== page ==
Music from the Mortar

Clunk clunk clunk.  The sharp sound of a clay pestle striking against the mortar startled me.

Nearly every Saturday morning, the sounds of my parents laboring in the kitchen awoke me from my slumber. Still in bed, I wondered, what were Mak and Ba cooking today? Were they mashing peanuts or garlic in the mortar?

Chop chop chop chop chop chop chop chop… with quick staccato strikes, the knife diced vegetables upon the cutting board.  I didn’t have to be awake or have my eyes open to know; Ba was well known as the jong puv (chef, in Khmer) of the family. His fast knife skills, I always envied.

The backyard door creaked opened, then closed.  A moment later, it opened, and closed again.

Splish splash. The kitchen faucet on, I heard Mak washing vegetables. Then the faucet turned off.

Scree. Scree.  A soft grating sound in the background.  Perhaps Mak was grating the ends of long stalks of freshly cut lemon grass from the backyard.

Sizzle, sizzle. Whatever Ba was stir frying, sounded delicious. The crackling of meat upon a well oiled wok, the snap of a wrist, the meat hopping into the air, and landing back into the pan.  I could see Ba working the wok like a conductor waving his baton over an orchestra, dancing to his own rhythm.

~ ~ ~

Mak was too nervous too cook.  It was the last Saturday before Ba’s procedure. One of my aunts suggested we eat out.

“Soapie is in town? And Ba’s going to the hospital soon? We won’t eat out. Let’s eat hot pot,” my other aunt proclaimed.

A few hours later, both aunts arrived with 2 steaming pots of broth, watercress, napa cabbage, mustard greens, mushrooms, beef, fish balls, fish cakes, salmon, and shrimp. And a secret recipe of dipping sauce, of course.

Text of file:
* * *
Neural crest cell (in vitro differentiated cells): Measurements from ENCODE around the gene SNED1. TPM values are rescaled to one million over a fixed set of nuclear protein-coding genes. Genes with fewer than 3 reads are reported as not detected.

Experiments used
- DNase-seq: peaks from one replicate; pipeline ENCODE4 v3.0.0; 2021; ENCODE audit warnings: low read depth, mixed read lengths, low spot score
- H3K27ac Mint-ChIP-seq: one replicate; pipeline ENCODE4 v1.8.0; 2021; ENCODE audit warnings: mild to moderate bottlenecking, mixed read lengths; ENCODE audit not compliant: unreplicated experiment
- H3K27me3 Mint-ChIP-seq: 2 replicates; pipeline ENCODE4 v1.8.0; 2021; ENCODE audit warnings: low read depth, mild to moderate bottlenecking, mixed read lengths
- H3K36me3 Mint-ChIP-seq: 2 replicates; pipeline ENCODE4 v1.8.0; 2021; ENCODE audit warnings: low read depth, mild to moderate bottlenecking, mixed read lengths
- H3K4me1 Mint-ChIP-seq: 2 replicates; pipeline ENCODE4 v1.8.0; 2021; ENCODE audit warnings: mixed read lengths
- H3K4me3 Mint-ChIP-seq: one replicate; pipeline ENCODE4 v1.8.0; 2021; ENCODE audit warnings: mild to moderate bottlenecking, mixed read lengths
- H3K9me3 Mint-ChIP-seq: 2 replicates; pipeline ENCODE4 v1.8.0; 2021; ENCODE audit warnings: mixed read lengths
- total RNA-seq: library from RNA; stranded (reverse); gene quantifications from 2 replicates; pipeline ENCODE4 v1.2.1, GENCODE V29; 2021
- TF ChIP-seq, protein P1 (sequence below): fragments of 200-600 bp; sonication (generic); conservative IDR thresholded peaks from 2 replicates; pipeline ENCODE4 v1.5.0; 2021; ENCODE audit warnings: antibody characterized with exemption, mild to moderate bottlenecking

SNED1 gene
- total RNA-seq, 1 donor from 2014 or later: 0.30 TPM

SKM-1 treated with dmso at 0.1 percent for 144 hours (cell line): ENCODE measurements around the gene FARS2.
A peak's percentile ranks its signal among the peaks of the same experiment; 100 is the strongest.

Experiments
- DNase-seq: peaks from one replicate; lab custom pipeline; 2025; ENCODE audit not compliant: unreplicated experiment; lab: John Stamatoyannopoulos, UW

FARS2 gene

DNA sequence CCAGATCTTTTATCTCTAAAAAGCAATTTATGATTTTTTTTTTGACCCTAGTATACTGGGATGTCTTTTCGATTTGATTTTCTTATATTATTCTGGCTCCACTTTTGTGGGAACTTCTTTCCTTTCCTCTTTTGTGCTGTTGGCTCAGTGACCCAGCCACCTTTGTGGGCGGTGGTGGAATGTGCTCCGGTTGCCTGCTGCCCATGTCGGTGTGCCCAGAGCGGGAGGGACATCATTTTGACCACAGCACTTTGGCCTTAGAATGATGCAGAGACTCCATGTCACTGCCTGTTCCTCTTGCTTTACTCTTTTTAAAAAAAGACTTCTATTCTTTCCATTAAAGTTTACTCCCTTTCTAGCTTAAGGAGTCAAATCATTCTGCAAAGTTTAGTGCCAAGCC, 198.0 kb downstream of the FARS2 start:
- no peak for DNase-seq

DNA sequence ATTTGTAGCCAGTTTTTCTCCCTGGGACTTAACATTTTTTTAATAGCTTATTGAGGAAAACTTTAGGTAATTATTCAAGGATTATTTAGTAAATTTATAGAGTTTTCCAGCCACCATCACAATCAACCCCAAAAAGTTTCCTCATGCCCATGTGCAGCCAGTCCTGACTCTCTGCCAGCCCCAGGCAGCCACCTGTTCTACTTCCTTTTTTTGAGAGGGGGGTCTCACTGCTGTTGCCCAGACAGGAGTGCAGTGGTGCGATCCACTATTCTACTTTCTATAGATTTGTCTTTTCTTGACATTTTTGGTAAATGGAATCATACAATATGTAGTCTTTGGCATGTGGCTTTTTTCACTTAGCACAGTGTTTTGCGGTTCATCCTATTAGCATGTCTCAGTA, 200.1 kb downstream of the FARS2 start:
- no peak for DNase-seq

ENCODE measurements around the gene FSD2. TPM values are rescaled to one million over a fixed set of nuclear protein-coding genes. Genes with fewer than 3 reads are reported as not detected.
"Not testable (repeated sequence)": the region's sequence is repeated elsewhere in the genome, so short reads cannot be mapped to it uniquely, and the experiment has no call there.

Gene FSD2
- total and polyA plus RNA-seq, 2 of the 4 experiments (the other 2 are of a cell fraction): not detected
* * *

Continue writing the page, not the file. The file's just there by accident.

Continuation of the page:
We gathered around the table for dinner. As we leaned over the hot pot, our ladles and chopsticks tangoed like flamingos prancing in a lake. My aunts, uncles, and I shared silly stories. When Ba shared, he laughed a robust, hearty laugh, his eyes wrinkled in happiness.

Spoon held up to my mouth, I rounded my lips, as if to blow the candles out on a birthday cake, ready to make a wish.  Except I was blowing air across my spoon to cool down the warm broth, and wishing that I could savor this moment. The moment when Ba was smiling and sharing openly, when he seemed happy and healthy, when all seemed right in my world.

I wanted to slurp up and swallow the soup, but never lose this taste.  I wanted to fill my belly deep, into its inner most spaces, stuff it full with these memories, and never forget them. I wanted the hot pot to have an infinite depth, where you could never reach the bottom, so our time together, whether it be in the kitchen, or at the table, would never end.

~ ~ ~

Currently listening: Cold – by Magnetic North & Taiyo Na

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6 thoughts on “Music from the Mortar

  1. I love the last line and this post. I can almost smell your parents’ cooking and it’s making me hungry! I wish I can always be with our love ones all the time but I guess that’s hard since we’re moved away from our family.

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